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Biden climate plan aims to put U.S. on path to 'net-zero economy'

Biden climate plan aims to put U.S. on path to 'net-zero economy'
President Joe Biden, flanked by climate czar John Kerry and Vice President Kamala Harris, delivers remarks on his administration's response to climate change at a White House event Wednesday. Pool Photo by Anna Moneymaker/UPI | License Photo

Jan. 27 (UPI) -- President Joe Biden signed sweeping changes on Wednesday designed to take action on numerous climate change measures, from stopping oil and gas leases on public lands to environmental justice.

Biden said his executive orders will prioritize climate change as a national security concern at every level of the federal government and increase efforts to reduce the U.S. carbon footprint and emissions.

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"In my view, we've already waited too long to deal with this climate crisis. We can't wait any longer," he said during a signing ceremony at the White House. "We see it with our own eyes. We feel it. We know it in our bones. And it's time to act.

Biden said the actions are designed to build "modern and sustainable" infrastructure, restore scientific integrity and "evidence-based policymaking" and re-establish the President's Council of Advisors on Science and Technology.

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For environmental justice, the orders will address "disproportionate health, environmental, economic and climate impacts on disadvantaged communities" and establish two councils to examine historic issues to "ensure that marginalized communities benefit," a White House release said.

Biden also signed a presidential memo on scientific integrity to protect scientists from political interference.

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Biden plans to host a Leaders' Climate Summit on April 22, which is Earth Day, and reconvene the Major Economies Forum.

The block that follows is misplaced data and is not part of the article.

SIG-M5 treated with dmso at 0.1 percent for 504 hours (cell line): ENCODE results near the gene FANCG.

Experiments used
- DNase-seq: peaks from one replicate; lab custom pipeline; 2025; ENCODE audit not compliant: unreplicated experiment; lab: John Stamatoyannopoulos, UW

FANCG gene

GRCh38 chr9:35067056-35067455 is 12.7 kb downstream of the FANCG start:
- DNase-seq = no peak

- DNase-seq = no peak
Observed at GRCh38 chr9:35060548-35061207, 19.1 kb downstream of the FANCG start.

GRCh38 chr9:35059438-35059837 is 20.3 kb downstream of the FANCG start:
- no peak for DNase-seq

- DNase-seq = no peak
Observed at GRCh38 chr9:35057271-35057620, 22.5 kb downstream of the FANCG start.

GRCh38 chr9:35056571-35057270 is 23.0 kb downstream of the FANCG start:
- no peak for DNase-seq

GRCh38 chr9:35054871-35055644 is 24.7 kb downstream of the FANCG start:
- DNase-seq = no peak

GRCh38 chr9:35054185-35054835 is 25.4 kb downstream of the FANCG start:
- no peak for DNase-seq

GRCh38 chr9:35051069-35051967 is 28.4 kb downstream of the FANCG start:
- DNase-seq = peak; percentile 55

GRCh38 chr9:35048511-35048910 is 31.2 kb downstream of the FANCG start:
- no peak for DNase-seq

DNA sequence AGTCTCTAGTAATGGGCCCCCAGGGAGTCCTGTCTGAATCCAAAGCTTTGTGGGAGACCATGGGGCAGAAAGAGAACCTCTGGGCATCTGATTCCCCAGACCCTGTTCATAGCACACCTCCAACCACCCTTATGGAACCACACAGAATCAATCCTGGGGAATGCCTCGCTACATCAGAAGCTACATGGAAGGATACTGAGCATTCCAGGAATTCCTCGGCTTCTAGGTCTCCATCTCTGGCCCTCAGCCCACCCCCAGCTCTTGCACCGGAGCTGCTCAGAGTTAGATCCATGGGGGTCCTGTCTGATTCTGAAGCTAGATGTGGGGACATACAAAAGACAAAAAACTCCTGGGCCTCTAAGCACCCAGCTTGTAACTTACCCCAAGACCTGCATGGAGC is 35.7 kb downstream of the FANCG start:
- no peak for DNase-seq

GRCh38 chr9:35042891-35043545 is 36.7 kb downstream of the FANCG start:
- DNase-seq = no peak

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Some in the oil and gas industry are signaling possible legal challenges to Biden's environmental plans.

"Penalizing the oil and gas industry kills good-paying American jobs, hurts our already struggling economy, makes our country more reliant on foreign energy sources and impacts those who rely on affordable and reliable energy," Anne Bradbury, president of the American Exploration and Production Council, said in a statement Wednesday.

Biden said he targeted job creation with his orders, including using federal funds to buy a fleet of zero-emissions vehicles. He also pledged not to halt fracking.

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"Let me be clear, and I know it always comes up, we're not going to ban fracking," he said Wednesday.

"We'll protect jobs and grow jobs, including through stronger standards like controls from methane leaks and union workers willing to install the changes.

John Kerry, Biden's special presidential envoy for climate, attended the signing ceremony and also spoke of climate change on the international scale during an earlier briefing. He said dealing with China on climate change issues will be tricky because of "serious differences" between the two countries, beyond just the environment.

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"The issues of theft of intellectual property and access to markets, South China Sea. Run the list. We all know them. Those issues will never be traded for anything that has to do with climate. That's not going to happen," Kerry said.

"But climate is a critical standalone issue that we have to deal on. ... So it's urgent that we find a way to compartmentalize, to move forward, and we'll wait and see. But President Biden is very, very clear about the need to address the other issues with China."

Kerry said that as former secretary of state, he's "mindful" of the diplomacy needed to address the issues.

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